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[whitespace] Picks by Michelle Goldberg

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No Categories 2

An exhilarating collection of deep, dubby downtempo collages, experimental hip-hop and what was then called acid jazz, last year's double CD No Categories was a showcase for Ubiquity, one of San Francisco's most consistently brilliant labels. The follow-up is just as addictive, the title even more apt. Breathlessly eclectic and more lo-fi and organic than its predecessor, this two-disc tour through the label's latest passions focuses especially on artists from Ubiquity's Latin jazz roster, including a sultry, propulsive cut from Cuban drummer Francisco Aguabella. An unearthed piece of funk from soul singer Mike James Kirkland is another highlight. In fact there's no way to list all the treats. While styles vary wildly, the magic never does.

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Budakhan Mindphone

Electronic music's answer to bebop, Squarepusher pushes music to the furthest levels of abstraction, pulling back right before the sophisticated rhythms threaten to explode into meaningless noise. Beginning with a tender, ambient dreamscape reminiscent of an old Orb track, Budakhan Mindphone initially sounds like a departure from the psychedelic mania of Squarepusher's last release, Music Is One Rotted Note. Soon, though, the chaos kicks in, with melodies dissolving and recombining under strata of complicated drum figures. Free of singing or vocal samples, Budakhan Mindphone's percussive intricacies occasionally come across like a coldly intellectual exercise, but when its pieces coalesce, the confusion gives way to brilliance.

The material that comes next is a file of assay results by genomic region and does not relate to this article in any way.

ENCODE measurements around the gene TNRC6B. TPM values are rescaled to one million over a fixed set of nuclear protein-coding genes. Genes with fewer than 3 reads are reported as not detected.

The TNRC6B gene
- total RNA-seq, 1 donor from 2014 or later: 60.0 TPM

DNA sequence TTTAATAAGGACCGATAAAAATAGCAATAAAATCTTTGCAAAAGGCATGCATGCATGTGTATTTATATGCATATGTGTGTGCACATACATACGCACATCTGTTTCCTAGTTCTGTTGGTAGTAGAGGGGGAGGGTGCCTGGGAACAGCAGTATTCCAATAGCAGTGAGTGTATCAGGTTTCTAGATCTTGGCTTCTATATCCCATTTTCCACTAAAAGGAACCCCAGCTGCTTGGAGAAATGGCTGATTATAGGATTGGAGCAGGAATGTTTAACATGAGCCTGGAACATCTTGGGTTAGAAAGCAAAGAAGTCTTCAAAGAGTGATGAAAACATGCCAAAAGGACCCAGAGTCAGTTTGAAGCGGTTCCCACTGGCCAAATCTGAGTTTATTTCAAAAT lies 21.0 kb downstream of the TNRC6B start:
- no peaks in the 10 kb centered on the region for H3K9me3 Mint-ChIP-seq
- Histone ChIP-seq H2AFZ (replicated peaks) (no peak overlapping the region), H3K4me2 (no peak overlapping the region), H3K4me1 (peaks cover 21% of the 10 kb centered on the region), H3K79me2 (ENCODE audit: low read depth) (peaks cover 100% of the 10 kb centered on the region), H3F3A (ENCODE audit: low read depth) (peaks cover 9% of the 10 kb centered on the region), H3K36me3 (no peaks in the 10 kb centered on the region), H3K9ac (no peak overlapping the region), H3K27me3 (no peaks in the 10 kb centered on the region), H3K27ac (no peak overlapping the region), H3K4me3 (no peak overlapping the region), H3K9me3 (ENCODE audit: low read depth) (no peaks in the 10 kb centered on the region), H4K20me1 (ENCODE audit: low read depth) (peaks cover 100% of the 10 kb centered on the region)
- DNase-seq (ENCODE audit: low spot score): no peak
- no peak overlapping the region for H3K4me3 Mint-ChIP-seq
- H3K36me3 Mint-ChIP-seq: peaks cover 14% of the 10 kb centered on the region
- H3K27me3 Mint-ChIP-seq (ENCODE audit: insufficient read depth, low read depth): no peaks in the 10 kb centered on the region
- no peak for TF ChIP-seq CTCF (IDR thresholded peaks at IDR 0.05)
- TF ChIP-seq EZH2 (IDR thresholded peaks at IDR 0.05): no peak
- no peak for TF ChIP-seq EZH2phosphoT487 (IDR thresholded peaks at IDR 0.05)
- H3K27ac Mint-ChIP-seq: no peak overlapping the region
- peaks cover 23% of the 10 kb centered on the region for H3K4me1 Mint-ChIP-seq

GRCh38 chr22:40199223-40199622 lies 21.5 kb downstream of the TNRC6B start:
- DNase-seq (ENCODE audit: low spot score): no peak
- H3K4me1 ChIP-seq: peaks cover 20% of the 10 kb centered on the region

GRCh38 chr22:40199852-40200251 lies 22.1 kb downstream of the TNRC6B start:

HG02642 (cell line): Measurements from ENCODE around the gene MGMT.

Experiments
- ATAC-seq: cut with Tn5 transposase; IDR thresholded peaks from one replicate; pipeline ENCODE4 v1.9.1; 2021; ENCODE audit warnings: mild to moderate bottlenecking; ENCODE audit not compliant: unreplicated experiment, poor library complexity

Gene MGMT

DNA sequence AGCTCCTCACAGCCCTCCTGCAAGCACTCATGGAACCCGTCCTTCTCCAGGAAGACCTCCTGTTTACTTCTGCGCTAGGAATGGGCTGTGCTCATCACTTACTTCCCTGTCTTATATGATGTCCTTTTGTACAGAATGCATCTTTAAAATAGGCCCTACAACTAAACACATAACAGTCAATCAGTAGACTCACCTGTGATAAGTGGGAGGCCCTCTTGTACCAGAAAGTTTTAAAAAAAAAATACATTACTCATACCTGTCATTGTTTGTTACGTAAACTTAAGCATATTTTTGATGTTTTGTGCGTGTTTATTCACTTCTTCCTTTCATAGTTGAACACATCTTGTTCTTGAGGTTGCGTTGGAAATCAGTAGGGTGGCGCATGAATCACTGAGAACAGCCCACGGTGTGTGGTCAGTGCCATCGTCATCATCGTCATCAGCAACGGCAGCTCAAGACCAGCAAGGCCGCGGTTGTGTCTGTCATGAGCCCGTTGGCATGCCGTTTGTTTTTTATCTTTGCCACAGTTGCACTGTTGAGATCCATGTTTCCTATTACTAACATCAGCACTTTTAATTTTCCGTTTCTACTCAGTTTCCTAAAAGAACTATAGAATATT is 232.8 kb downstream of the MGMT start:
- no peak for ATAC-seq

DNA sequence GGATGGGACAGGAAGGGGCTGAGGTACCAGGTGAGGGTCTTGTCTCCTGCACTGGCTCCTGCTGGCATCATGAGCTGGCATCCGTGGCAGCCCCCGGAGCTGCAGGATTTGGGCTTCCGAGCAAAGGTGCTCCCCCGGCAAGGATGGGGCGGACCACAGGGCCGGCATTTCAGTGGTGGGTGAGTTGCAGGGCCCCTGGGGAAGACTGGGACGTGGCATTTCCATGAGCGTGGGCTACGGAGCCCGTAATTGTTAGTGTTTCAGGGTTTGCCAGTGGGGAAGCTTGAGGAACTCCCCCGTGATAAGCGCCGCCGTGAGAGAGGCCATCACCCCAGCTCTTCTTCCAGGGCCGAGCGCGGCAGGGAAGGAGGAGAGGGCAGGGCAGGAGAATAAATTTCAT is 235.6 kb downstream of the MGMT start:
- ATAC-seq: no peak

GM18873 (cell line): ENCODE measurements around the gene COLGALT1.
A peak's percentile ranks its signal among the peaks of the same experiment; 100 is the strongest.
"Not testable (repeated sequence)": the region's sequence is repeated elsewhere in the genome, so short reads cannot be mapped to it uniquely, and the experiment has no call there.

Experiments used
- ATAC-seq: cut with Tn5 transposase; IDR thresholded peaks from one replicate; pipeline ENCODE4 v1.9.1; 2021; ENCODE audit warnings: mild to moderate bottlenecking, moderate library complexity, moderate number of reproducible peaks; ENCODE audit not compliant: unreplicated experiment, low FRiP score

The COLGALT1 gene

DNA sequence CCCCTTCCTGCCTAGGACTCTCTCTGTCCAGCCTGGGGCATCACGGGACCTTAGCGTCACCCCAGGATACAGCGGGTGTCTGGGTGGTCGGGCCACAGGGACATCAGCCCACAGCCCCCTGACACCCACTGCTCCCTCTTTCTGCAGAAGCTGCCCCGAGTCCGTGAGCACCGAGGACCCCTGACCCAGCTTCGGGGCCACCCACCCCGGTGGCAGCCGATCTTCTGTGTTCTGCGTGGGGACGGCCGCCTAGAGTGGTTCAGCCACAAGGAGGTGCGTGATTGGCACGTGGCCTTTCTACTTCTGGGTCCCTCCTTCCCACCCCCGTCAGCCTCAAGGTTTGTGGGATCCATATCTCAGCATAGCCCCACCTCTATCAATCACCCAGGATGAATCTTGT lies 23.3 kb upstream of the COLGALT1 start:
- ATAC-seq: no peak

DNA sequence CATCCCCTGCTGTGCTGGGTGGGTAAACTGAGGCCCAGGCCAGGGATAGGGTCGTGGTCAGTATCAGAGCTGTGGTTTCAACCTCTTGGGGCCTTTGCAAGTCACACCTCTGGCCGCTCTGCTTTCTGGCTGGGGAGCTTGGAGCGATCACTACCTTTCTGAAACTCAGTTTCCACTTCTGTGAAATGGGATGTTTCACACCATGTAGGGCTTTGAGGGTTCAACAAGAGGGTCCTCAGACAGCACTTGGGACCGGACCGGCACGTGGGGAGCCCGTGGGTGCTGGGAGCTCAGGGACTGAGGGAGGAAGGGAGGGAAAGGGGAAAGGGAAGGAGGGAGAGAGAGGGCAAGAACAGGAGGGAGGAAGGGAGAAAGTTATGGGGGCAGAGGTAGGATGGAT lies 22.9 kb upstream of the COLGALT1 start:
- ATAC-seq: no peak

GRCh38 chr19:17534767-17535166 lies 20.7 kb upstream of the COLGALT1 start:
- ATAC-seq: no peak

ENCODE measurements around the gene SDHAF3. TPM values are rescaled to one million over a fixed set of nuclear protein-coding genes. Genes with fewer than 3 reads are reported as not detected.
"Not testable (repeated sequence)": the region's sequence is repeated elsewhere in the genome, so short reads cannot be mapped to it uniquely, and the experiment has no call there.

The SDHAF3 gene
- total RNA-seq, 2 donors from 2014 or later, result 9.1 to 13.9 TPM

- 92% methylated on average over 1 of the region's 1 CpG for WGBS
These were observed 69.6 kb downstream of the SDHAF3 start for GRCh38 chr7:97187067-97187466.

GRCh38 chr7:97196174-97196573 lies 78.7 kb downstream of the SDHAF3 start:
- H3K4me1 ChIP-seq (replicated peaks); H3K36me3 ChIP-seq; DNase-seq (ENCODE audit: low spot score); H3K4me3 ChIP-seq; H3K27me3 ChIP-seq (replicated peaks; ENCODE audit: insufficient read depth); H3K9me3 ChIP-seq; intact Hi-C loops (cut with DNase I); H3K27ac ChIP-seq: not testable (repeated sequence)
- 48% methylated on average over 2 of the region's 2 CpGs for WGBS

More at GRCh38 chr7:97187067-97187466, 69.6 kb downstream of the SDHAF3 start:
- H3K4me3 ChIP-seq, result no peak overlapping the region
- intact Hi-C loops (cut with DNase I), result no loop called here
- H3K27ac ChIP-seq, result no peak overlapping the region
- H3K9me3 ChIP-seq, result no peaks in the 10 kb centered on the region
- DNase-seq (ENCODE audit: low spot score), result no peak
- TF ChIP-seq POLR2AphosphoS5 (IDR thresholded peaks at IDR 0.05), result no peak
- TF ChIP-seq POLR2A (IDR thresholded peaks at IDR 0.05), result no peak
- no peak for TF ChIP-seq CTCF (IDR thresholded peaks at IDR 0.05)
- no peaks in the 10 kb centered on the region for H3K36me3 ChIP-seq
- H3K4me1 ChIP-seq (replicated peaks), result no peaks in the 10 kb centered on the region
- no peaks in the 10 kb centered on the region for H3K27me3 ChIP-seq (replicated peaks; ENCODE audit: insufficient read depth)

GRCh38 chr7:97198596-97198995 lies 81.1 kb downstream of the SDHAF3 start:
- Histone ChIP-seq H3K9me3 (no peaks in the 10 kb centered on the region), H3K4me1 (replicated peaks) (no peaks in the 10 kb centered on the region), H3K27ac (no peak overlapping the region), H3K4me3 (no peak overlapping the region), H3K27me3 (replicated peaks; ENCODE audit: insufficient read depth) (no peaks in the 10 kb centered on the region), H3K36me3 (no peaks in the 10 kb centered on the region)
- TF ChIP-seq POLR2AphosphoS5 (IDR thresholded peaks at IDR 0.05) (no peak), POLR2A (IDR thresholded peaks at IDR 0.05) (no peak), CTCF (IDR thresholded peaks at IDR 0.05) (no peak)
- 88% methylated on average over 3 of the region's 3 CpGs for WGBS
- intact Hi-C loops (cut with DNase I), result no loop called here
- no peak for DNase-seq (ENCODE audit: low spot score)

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Zen Turtle
Mutant Sound System

The musical collective Trumystic Sound System is like a Brooklyn version of Massive Attack. Their genre-hopping Product 3 combined hip-hop, reggae, jungle and R&B with distinctively gritty, soulful New York flavor. Now the group's rapper, Soothsayer, has released a brilliant solo record, but he's gotten a little help from his friends, so that Zen Turtle, while spotlighting Soothsayer's lyrical skills and smooth worldly-wise delivery, could also be the sophomore Trumystic album. With Trumystic colleagues Divaship, a woman with a rich, gospel-tinged voice, and reggae singer Dr. Israel guesting on several tracks, the music is deep and polished, often melodic but with an eerie Tricky-style darkness.

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From the April 12, 1999 issue of the Metropolitan.

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